I received a free review copy of The Power of Half, but it ended up costing me $50. Fifty bucks that won’t go toward a much-needed (fine, much-wanted) pedicure, about a dozen cinnamon lattes, a month of cable or my cell phone, or a couple of weeks worth of bus fare for my ride to and from work.

The Power of HalfThe just-released book, written by former Wall Street Journal reporter and editor Kevin Salwen and his 17-year-old daughter Hannah Salwen (check out Ask Umbra’s Change Agent interview with Hannah), details the Atlanta family’s decision to jump off of the bigger, better, faster, stronger treadmill, sell their 6,500-square-foot home, and move into one half the size (at $800,000 — still pretty nice digs).

Spurred by then-14-year-old Hannah’s reaction to sitting at an intersection in Atlanta next to a homeless man and a fellow driving a Mercedes, the Salwens pledged half their original home’s sale value to The Hunger Project.

I was in the middle of the book two days ago when I suddenly put it down and turned to my husband, Brian.

“Hey, remember that hundred you found? We should give away half of it,” I said.

OK, timeout. Yes, Brian found a $100 on the sidewalk early one morning a few weeks ago. Some would say, “Give away the whole thing. It’s found money. No loss to you.” Well, some people would also have already spent the $100 immediately on something super-fun and frivolous (see pedicure and lattes above) because, hey, it’s found money. Similarly, some would say, and have said, about the Salwens’ situation, “Big freaking deal. You sold a really big mansion to move into a smaller mansion.” Following media appearances by the Salwen clan, people have also taken to the anonymity of the Internet to criticize the family’s decisions about how much they donated, to which organization they donated, and in which country the funds were to be spent. (One even called Hannah a “fucking spoiled whore who knows nothing” — you kiss your mother with that mouth, buddy?) But here’s the thing: They. Did. Something. And half of something they had in excess was a quantifiable way for them to do it.

Admittedly, I entered into the book somewhat skeptical — for all the reasons web commenters and the Salwens’ own friends were. Affluent family donates money, so what? An idealistic teenager wants to solve the world’s problems? Uh-huh, been there. But the grounded, genuine nature of this family — teenaged Hannah and Joseph, mom Joan, and dad Kevin, who all had an equal say in the donation process — along with a compelling and well-written narrative left me both impressed and inspired. Kevin and Hannah note many an inspirational quote from history’s great men and women like Martin Luther King, Jr., Rosa Parks, and Roman philosopher Cicero to help weave their tale, which I found largely unnecessary (this family would definitely clean up in Jeopardy‘s “Quotable Quotes” category), though, as a quotes collector myself, I understand how one can fall in love with another’s powerful words to the point that it would seem like a glaring oversight to omit them. Overall, the book was endearing, funny, and uplifting — perhaps a bitter pill for cynics to swallow but a really nice change of pace from the gloom and doom that often surrounds us.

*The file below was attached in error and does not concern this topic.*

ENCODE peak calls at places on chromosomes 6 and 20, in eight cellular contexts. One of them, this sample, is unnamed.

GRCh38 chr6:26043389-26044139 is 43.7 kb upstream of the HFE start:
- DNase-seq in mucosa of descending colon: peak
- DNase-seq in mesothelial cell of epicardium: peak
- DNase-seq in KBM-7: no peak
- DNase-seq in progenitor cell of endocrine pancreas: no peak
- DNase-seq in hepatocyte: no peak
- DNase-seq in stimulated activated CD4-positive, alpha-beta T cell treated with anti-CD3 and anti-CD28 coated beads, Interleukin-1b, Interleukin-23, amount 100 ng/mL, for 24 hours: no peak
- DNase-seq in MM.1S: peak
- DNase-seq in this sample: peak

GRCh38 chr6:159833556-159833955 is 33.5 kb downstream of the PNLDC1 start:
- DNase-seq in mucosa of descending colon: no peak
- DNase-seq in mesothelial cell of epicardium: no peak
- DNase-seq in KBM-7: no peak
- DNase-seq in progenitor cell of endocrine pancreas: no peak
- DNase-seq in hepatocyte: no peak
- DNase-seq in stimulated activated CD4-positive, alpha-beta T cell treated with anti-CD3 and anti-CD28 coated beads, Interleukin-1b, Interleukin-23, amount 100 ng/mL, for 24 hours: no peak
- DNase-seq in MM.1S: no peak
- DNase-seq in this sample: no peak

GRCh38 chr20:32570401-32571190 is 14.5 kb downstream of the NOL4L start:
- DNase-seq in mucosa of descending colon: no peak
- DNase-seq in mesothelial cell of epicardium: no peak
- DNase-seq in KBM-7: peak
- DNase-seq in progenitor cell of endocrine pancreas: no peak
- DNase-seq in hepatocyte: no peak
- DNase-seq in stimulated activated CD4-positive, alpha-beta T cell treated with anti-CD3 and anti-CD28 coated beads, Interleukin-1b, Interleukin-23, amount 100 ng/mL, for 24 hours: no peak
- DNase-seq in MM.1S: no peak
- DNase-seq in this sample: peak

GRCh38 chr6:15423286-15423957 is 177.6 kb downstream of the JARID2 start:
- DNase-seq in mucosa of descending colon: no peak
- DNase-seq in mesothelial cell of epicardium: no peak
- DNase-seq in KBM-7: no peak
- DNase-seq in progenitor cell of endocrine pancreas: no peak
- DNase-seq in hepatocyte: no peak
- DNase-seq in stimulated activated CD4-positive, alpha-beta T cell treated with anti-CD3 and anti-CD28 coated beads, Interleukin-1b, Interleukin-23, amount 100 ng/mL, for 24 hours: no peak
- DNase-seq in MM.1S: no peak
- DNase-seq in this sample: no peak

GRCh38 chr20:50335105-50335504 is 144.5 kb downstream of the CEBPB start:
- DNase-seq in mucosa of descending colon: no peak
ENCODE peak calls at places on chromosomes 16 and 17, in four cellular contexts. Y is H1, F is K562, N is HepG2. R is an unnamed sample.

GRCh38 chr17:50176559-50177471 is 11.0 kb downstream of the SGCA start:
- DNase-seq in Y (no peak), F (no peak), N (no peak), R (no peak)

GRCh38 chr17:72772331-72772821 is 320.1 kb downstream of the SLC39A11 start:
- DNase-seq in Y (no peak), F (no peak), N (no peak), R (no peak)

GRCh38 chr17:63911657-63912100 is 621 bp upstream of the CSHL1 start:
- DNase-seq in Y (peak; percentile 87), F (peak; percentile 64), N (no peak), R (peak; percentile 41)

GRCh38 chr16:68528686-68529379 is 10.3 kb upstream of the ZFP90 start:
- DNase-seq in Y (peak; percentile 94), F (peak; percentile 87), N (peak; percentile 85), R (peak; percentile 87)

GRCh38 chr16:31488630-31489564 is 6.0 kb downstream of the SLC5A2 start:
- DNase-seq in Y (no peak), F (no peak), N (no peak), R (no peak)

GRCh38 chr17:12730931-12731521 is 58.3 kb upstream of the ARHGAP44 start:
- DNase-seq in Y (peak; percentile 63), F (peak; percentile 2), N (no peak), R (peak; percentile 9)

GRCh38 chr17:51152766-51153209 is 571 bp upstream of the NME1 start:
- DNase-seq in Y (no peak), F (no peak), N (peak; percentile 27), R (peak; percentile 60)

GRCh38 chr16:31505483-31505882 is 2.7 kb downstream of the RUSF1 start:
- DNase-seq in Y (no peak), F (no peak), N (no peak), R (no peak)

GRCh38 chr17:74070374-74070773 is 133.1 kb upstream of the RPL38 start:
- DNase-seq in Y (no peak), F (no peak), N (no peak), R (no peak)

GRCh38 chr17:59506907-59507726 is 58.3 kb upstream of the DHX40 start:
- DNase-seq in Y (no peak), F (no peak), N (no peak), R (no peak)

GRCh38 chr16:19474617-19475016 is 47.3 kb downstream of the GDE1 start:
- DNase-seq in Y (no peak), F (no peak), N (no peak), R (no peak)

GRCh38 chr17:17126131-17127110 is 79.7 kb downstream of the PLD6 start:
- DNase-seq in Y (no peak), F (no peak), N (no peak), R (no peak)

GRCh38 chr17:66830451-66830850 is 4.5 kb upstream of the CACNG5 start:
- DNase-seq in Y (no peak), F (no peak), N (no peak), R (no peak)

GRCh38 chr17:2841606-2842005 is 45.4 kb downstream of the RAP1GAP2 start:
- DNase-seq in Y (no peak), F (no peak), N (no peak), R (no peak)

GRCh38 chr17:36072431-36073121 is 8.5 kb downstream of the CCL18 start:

So back to my $50. In an impetuous fervor before finishing the book, I was desperate to do something at that moment, to make a difference in someone’s life. I clicked the “donate now” button on NothingButNets.net, which uses 100 percent of donations to provide anti-malaria bed nets to children in Africa. Right afterward, as I continued to read the book I began to question myself, wondering if I had truly empowered the people to whom my money would be donated or if I was simply providing temporary relief. Regardless, I felt good about my decision to give something, though I didn’t have the focus that it took the Salwens more than a year to find. And it left me feeling not only hopeful but motivated — which is key, because, as the Salwens show us, hope without action is empty.